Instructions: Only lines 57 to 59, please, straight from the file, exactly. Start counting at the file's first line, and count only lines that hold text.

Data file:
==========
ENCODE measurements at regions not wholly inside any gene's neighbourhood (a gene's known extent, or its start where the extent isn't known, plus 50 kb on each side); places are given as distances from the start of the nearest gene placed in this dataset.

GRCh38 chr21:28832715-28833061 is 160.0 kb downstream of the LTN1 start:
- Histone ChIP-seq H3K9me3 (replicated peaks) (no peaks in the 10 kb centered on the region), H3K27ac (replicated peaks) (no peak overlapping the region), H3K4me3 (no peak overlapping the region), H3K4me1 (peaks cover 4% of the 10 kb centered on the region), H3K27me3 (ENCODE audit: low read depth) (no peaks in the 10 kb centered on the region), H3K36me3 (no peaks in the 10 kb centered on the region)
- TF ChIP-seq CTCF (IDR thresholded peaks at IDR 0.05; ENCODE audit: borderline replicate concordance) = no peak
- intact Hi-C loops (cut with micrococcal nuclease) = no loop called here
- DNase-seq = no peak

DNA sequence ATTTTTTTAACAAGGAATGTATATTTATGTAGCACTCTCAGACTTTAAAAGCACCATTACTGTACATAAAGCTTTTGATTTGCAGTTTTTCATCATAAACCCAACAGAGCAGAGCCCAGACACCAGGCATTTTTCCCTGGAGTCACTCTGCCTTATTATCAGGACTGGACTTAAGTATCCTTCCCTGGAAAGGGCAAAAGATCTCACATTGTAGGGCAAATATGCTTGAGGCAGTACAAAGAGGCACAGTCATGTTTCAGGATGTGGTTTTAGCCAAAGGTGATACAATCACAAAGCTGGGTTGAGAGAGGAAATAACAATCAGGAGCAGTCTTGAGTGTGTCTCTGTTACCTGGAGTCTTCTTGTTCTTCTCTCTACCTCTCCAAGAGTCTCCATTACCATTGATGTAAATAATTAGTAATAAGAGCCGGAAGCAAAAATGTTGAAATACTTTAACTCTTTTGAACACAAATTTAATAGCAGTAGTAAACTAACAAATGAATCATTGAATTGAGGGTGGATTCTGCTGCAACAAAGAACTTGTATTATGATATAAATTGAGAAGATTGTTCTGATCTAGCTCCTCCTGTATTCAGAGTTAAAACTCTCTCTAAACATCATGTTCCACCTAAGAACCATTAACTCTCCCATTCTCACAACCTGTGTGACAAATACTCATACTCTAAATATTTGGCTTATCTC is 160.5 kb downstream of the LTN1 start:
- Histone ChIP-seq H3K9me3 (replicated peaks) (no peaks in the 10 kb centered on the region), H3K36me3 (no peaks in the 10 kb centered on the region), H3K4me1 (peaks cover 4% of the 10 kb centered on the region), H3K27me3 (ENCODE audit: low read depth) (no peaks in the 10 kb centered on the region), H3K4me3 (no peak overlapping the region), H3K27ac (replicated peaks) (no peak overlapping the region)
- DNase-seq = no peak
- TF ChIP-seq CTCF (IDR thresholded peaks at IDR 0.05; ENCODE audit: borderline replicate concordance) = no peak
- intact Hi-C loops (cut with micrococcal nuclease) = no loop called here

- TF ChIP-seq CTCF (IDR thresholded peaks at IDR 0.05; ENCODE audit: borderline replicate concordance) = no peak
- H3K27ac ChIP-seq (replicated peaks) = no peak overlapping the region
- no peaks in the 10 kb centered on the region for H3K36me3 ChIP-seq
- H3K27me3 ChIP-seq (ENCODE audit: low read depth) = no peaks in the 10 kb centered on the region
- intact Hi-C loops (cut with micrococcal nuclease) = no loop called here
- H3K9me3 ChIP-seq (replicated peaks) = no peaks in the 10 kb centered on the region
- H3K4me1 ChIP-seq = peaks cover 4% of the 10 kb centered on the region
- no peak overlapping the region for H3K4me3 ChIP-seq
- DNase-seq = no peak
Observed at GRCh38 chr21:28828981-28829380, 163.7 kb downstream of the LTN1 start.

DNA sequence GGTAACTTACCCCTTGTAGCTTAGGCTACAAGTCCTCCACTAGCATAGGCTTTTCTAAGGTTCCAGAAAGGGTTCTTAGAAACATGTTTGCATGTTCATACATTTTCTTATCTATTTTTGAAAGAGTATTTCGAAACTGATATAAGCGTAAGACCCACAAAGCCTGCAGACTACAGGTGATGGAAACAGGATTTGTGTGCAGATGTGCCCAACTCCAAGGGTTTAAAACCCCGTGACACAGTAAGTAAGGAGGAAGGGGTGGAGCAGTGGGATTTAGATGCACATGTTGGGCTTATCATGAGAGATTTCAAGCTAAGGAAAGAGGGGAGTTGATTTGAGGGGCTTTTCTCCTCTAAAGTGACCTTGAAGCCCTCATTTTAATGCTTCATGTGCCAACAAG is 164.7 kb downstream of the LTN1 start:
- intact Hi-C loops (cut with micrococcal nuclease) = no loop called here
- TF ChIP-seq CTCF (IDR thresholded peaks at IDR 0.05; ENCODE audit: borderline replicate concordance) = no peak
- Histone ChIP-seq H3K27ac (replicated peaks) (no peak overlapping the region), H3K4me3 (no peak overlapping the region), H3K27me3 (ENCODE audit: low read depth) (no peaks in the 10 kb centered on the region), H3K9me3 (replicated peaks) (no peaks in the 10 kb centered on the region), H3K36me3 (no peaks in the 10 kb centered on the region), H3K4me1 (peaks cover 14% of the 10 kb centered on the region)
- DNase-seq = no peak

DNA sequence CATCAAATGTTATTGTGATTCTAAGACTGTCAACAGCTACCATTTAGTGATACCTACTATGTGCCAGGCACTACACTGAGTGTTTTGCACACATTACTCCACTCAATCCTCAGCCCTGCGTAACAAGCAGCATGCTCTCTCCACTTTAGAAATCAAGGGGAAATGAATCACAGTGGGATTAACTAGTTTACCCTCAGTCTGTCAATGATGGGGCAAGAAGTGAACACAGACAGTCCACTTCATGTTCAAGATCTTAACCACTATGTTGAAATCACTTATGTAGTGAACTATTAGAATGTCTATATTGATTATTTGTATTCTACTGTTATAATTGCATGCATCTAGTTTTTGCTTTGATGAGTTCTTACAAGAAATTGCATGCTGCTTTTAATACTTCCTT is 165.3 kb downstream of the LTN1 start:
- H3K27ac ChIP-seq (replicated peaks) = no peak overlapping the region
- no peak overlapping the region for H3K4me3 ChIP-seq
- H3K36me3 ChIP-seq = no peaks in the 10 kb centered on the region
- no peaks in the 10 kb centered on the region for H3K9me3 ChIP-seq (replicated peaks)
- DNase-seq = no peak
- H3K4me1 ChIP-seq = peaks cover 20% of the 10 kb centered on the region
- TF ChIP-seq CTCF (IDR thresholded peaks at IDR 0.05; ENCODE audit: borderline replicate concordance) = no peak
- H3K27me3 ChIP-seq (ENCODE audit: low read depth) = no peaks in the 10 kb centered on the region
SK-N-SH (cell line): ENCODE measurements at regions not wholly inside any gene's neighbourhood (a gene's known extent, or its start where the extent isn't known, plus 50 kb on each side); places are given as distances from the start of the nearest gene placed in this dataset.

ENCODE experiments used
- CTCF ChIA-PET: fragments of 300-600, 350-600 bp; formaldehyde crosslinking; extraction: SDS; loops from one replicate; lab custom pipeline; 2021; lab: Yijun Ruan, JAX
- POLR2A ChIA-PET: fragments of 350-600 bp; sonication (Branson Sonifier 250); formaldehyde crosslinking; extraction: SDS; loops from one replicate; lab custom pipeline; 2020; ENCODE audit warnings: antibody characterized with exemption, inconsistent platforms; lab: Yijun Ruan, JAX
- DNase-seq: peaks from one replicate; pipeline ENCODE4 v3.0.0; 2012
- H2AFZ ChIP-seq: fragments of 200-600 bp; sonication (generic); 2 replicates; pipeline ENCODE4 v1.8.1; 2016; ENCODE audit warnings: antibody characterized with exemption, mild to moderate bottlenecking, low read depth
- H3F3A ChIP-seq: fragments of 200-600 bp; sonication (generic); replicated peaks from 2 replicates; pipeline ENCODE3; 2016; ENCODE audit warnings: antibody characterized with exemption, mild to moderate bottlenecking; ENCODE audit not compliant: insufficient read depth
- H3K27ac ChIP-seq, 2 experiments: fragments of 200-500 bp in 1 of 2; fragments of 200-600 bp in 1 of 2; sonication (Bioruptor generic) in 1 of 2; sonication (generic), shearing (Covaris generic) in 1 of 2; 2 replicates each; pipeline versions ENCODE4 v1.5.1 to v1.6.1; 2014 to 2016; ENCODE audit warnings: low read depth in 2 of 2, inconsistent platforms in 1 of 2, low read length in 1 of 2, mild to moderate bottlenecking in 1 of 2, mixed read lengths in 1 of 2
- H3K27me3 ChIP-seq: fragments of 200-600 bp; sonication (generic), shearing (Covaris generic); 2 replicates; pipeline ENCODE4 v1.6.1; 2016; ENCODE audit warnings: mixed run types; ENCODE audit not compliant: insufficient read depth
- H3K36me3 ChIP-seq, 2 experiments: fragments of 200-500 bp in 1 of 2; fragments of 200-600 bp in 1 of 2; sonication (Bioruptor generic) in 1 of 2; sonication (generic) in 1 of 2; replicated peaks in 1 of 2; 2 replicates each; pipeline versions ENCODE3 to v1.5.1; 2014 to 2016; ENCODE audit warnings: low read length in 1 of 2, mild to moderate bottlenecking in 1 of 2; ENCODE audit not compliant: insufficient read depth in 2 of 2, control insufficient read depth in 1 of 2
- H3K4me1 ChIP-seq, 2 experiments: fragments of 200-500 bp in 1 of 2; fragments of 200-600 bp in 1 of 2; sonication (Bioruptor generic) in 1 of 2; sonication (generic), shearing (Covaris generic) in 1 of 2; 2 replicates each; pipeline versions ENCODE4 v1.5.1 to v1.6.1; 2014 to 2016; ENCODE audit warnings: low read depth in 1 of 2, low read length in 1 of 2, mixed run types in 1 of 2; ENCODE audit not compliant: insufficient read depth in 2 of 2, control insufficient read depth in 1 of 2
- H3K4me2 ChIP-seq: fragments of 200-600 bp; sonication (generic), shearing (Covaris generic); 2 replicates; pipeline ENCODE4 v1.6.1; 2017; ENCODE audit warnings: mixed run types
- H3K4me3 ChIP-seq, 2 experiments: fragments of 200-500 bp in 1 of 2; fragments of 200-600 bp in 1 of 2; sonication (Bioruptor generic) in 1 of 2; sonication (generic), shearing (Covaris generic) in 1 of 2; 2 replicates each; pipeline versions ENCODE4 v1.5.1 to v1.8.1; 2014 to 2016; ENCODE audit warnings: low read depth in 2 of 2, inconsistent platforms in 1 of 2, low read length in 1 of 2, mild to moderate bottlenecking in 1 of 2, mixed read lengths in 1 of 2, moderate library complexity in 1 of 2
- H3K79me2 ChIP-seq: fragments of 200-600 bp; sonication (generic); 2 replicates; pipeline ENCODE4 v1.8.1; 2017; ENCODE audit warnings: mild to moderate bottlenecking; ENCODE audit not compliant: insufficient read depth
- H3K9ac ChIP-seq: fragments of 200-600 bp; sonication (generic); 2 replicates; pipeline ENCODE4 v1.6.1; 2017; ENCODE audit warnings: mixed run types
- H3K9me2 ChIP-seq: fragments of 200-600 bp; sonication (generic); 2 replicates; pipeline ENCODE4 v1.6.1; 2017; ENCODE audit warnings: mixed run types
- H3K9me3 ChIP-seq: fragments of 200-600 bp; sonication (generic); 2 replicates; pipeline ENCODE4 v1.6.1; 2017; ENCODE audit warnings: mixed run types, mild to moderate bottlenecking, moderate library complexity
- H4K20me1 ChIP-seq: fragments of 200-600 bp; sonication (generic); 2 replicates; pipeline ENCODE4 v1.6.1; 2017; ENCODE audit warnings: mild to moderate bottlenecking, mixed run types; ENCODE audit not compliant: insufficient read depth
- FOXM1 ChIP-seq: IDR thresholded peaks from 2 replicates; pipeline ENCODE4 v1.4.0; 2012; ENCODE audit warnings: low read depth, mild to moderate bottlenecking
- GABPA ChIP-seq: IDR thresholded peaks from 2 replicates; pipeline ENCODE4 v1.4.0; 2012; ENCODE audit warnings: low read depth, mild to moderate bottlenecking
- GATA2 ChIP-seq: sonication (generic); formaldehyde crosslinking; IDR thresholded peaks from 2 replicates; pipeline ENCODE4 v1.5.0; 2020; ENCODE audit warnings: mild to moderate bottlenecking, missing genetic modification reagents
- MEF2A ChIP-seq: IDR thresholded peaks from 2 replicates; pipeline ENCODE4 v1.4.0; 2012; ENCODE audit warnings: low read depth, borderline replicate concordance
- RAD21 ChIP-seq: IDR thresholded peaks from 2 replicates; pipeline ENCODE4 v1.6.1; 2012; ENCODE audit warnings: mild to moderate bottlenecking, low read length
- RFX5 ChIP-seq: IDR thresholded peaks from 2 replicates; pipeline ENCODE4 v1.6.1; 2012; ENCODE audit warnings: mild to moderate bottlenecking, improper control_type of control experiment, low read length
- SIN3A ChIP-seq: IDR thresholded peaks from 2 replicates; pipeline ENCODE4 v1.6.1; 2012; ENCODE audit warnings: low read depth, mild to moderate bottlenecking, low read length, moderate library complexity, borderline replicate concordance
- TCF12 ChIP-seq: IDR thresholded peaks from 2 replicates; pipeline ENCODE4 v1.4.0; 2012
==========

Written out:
- MEF2A ChIP-seq: IDR thresholded peaks from 2 replicates; pipeline ENCODE4 v1.4.0; 2012; ENCODE audit warnings: low read depth, borderline replicate concordance
- RAD21 ChIP-seq: IDR thresholded peaks from 2 replicates; pipeline ENCODE4 v1.6.1; 2012; ENCODE audit warnings: mild to moderate bottlenecking, low read length
- RFX5 ChIP-seq: IDR thresholded peaks from 2 replicates; pipeline ENCODE4 v1.6.1; 2012; ENCODE audit warnings: mild to moderate bottlenecking, improper control_type of control experiment, low read length